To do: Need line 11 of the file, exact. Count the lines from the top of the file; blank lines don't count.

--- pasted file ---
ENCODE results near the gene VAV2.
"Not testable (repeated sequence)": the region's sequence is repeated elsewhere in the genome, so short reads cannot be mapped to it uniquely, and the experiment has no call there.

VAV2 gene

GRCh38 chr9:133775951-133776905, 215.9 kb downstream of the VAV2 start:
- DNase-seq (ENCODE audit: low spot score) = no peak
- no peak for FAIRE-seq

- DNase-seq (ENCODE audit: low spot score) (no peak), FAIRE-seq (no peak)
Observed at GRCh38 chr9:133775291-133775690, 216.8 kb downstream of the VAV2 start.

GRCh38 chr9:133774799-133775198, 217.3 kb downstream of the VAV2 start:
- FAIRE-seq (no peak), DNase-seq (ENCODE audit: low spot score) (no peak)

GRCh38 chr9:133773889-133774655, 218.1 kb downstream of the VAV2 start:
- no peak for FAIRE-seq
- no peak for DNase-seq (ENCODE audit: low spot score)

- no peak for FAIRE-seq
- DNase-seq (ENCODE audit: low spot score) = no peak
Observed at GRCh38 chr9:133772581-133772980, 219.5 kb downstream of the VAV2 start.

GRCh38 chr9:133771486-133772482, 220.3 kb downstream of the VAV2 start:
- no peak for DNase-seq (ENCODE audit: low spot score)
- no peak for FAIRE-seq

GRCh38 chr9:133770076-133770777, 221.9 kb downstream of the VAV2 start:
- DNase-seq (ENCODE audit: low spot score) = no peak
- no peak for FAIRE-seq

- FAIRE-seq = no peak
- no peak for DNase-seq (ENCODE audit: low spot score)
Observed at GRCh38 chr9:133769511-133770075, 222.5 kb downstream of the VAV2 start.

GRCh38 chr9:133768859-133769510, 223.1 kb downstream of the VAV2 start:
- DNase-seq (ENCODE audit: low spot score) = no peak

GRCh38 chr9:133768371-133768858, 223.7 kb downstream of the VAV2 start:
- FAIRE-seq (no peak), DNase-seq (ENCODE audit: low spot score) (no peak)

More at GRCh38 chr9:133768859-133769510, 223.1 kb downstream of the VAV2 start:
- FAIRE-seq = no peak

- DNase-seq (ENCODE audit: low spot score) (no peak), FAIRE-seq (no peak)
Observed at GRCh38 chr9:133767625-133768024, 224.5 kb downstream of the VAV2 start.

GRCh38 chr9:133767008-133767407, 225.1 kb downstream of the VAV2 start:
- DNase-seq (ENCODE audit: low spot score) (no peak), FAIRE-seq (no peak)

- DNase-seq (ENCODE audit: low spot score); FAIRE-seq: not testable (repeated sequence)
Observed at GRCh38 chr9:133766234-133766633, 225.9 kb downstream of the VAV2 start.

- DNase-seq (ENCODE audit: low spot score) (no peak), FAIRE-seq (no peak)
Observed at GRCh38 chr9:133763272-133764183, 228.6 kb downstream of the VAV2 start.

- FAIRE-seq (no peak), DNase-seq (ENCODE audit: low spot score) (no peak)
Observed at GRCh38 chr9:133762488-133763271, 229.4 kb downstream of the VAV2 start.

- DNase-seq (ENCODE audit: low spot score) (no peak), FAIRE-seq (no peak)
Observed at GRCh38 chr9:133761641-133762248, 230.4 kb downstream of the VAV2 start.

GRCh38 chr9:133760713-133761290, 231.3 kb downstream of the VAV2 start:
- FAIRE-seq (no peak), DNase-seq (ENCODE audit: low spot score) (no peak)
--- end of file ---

GRCh38 chr9:133773889-133774655, 218.1 kb downstream of the VAV2 start: